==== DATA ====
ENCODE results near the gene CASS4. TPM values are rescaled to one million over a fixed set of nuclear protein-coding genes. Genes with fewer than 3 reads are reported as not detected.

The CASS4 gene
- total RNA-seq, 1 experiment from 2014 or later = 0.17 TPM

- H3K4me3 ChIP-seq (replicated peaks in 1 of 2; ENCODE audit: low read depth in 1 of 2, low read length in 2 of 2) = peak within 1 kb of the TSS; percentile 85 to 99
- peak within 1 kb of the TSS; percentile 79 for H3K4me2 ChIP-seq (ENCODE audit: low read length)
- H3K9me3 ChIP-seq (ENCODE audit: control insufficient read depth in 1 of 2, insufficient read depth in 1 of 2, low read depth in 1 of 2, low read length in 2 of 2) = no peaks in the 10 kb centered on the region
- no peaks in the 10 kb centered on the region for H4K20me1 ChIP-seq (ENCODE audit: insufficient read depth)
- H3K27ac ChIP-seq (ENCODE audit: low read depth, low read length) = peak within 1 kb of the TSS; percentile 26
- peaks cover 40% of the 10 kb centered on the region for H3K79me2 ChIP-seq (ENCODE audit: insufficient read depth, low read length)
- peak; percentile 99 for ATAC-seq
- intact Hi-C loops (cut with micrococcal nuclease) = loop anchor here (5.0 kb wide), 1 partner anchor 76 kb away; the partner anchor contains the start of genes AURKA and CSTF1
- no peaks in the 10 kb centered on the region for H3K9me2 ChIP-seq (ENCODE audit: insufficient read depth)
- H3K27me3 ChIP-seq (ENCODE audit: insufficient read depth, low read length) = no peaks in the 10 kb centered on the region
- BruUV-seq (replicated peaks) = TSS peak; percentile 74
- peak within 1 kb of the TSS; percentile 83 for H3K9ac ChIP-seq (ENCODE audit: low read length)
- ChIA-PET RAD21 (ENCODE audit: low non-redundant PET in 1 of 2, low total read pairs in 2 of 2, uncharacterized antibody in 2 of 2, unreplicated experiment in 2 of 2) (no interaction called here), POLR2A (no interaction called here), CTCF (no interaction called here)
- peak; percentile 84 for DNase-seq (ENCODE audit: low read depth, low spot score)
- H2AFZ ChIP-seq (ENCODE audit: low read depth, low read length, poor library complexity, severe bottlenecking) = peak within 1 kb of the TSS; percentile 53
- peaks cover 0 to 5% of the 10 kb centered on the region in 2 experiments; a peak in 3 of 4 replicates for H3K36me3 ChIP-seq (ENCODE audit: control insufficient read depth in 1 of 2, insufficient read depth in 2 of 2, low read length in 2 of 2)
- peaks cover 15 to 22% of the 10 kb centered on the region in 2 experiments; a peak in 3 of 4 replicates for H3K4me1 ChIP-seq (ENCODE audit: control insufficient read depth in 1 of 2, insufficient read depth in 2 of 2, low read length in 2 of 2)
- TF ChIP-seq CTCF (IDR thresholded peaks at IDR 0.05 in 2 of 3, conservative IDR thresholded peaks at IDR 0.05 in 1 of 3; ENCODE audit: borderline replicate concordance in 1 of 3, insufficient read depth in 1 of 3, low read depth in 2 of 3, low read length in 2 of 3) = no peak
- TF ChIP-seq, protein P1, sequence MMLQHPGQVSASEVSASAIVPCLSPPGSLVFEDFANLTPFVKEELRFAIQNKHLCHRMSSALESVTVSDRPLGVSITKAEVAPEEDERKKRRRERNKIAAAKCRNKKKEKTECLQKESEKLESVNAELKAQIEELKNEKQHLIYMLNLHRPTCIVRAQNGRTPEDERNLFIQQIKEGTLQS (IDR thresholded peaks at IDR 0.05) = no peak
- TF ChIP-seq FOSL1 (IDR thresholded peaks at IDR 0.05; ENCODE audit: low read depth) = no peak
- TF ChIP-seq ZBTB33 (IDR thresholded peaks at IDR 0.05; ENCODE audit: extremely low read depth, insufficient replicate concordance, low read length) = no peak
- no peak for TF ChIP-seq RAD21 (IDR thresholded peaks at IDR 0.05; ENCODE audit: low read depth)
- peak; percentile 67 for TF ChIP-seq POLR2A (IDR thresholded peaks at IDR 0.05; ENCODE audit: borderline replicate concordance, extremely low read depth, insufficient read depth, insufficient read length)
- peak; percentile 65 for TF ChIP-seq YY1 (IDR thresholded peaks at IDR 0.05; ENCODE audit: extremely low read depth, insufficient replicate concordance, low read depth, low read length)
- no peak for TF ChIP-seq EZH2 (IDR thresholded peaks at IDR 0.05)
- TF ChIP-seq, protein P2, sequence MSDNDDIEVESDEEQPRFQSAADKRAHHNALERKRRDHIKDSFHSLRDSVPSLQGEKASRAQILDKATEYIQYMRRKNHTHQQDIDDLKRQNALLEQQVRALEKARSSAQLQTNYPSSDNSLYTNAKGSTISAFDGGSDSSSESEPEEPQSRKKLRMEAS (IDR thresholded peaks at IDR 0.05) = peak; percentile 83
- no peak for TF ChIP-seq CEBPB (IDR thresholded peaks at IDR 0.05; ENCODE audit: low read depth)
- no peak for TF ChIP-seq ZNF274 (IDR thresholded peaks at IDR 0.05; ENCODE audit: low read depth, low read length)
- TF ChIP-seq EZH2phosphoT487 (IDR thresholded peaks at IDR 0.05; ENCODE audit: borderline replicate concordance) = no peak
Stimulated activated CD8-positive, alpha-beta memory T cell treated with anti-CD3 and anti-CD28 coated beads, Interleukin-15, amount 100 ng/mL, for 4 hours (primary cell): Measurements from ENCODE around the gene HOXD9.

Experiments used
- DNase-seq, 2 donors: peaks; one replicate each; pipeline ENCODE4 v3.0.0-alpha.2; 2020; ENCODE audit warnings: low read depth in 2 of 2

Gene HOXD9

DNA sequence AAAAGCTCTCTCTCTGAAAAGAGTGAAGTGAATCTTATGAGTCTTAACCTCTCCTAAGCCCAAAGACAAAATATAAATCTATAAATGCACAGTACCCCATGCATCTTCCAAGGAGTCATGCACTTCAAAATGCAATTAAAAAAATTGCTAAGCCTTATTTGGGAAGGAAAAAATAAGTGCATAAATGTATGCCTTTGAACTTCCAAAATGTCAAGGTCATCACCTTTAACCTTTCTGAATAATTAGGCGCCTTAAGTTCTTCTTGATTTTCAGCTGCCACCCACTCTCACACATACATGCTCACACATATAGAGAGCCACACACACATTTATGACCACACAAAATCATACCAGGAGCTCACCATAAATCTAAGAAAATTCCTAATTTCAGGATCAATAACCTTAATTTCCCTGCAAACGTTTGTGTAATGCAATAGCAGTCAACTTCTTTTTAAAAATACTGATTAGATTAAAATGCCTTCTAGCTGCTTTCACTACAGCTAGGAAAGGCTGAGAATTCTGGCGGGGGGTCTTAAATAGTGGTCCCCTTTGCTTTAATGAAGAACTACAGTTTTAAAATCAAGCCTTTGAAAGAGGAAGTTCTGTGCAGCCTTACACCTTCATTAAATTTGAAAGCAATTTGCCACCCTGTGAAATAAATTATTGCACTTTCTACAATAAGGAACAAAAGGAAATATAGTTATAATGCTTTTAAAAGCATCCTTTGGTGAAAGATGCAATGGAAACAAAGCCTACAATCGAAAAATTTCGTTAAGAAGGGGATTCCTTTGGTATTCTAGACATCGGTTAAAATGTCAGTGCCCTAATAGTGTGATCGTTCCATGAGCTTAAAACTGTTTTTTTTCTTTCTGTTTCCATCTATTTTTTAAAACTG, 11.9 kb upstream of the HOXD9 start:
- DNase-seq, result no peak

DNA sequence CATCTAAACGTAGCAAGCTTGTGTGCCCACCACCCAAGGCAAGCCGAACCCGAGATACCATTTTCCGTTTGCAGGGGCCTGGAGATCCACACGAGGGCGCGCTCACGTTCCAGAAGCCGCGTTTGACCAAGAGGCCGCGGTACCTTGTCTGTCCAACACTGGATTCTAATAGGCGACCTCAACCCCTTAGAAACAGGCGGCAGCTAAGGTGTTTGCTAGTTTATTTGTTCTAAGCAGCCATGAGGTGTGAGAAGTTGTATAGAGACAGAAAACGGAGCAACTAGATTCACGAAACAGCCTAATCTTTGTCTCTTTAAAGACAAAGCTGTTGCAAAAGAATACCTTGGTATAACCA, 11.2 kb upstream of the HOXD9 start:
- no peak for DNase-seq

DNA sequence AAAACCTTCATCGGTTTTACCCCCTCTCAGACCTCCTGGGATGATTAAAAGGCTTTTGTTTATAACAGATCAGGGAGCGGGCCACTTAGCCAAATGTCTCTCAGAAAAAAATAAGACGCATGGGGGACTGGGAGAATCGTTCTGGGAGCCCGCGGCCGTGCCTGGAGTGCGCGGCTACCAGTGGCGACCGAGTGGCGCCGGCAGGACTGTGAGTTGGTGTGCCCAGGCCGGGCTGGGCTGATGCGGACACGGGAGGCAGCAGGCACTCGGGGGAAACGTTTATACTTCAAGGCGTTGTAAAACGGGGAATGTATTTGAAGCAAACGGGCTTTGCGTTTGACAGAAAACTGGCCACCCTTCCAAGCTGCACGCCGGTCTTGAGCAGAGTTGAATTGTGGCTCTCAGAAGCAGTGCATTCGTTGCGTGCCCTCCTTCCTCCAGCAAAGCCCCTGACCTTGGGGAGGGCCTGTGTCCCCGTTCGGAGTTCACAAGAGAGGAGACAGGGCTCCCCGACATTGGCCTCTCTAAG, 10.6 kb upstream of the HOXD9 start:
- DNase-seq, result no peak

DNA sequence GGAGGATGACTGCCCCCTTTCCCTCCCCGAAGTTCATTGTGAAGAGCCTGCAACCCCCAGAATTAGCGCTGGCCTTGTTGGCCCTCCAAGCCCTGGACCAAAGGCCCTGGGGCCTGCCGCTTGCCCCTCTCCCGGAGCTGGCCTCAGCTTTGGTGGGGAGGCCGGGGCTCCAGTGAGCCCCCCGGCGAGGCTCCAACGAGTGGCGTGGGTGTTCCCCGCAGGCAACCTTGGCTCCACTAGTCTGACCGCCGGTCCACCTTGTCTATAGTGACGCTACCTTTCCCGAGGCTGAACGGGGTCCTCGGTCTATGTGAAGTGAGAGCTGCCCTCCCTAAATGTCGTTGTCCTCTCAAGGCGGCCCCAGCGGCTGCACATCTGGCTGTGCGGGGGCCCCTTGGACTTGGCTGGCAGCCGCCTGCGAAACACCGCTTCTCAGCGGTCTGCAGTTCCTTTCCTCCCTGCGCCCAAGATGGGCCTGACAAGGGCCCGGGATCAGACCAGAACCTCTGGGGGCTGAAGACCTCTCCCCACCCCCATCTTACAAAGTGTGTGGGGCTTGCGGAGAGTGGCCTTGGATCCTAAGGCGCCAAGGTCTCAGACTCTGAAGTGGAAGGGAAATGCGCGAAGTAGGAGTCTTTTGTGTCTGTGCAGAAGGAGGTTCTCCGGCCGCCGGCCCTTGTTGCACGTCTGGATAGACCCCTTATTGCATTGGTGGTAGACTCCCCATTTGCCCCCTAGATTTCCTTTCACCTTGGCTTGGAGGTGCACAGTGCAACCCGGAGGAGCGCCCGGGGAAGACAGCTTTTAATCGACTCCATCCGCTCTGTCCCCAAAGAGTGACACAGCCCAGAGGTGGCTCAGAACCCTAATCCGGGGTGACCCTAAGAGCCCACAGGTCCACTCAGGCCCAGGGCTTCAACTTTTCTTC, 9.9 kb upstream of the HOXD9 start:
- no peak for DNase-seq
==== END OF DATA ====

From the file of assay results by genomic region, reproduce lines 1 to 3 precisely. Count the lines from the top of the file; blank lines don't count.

ENCODE results near the gene CASS4. TPM values are rescaled to one million over a fixed set of nuclear protein-coding genes. Genes with fewer than 3 reads are reported as not detected.

The CASS4 gene
- total RNA-seq, 1 experiment from 2014 or later = 0.17 TPM